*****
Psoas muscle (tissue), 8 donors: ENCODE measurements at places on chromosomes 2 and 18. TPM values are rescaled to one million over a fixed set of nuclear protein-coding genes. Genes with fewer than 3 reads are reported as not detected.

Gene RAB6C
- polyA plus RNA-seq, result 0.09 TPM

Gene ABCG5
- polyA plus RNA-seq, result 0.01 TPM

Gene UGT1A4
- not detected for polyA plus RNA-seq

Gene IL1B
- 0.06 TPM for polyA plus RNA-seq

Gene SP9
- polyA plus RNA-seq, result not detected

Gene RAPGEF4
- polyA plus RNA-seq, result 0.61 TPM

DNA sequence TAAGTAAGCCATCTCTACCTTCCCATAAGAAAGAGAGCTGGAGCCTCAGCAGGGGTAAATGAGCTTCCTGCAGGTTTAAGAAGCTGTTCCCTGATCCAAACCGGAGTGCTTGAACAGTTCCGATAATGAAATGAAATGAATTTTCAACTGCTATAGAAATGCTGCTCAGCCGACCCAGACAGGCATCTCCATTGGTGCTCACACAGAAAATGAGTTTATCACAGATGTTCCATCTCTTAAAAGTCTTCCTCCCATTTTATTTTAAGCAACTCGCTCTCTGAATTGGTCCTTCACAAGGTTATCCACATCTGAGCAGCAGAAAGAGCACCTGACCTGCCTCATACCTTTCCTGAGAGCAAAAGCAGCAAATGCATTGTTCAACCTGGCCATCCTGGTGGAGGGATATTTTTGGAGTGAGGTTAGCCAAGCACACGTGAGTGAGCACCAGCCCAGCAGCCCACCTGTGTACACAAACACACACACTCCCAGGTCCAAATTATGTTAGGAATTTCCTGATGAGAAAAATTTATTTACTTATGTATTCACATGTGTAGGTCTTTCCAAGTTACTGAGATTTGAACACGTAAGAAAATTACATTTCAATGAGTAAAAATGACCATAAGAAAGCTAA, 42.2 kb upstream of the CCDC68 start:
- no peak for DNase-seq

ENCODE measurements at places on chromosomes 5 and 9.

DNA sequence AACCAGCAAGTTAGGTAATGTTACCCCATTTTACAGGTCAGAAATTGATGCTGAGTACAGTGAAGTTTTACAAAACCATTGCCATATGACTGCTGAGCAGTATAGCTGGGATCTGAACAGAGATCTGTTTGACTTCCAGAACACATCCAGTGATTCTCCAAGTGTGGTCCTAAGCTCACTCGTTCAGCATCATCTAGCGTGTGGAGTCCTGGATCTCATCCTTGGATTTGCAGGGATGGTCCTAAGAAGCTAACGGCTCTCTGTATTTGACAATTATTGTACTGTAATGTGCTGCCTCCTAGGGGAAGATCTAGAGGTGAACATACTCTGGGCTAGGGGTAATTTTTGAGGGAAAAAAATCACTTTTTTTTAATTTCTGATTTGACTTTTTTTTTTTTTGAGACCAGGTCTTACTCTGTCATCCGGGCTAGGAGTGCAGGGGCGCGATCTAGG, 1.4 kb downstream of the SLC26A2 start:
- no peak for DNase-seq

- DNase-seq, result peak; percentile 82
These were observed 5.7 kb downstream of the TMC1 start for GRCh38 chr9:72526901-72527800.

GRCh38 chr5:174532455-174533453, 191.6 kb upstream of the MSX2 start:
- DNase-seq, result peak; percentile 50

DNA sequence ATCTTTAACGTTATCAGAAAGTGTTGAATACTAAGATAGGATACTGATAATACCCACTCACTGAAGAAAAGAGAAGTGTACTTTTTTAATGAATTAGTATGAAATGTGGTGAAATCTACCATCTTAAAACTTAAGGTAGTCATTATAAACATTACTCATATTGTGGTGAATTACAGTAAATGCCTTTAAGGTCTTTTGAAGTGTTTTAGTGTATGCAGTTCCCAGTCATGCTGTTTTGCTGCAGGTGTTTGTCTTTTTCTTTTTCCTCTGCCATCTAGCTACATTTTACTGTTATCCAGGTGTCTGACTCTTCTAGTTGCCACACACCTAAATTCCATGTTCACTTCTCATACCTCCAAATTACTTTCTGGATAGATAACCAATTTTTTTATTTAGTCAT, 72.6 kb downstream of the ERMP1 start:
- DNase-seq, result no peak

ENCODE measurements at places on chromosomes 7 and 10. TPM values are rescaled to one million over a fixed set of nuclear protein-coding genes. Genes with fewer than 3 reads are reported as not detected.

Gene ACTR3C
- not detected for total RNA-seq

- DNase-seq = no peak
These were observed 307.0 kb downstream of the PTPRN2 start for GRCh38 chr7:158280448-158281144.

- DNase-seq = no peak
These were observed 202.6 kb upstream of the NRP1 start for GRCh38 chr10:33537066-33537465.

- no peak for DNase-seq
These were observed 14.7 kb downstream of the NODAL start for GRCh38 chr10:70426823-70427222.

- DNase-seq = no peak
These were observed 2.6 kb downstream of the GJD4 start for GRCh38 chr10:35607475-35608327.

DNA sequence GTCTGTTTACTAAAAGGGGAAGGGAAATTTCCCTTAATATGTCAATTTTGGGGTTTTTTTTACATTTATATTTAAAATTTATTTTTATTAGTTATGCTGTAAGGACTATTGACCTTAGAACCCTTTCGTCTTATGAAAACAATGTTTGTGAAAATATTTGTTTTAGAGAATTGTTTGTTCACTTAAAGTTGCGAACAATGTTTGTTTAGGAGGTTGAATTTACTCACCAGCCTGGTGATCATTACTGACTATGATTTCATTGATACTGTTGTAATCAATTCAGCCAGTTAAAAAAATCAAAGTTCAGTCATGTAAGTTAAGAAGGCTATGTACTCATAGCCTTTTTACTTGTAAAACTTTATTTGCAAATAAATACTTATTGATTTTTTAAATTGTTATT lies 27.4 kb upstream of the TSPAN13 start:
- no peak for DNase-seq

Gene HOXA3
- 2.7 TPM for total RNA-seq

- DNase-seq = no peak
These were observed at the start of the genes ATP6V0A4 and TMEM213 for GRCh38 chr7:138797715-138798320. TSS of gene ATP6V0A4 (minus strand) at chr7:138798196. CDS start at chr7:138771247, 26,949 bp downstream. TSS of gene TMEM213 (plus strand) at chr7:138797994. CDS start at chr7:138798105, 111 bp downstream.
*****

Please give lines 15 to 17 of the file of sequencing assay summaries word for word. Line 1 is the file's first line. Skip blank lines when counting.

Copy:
- no peak for DNase-seq

ENCODE measurements at places on chromosomes 5 and 9.

DNA sequence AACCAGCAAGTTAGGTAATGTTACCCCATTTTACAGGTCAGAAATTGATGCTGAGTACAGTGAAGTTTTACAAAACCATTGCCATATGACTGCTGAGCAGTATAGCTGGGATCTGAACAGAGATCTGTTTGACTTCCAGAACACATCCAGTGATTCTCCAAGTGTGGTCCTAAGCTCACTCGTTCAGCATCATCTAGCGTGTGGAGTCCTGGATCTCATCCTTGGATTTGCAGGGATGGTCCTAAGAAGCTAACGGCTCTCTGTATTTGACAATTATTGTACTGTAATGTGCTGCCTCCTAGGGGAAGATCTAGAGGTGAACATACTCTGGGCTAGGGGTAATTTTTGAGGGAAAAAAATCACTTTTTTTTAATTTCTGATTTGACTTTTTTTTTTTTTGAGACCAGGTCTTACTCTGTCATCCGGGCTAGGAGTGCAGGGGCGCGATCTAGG, 1.4 kb downstream of the SLC26A2 start: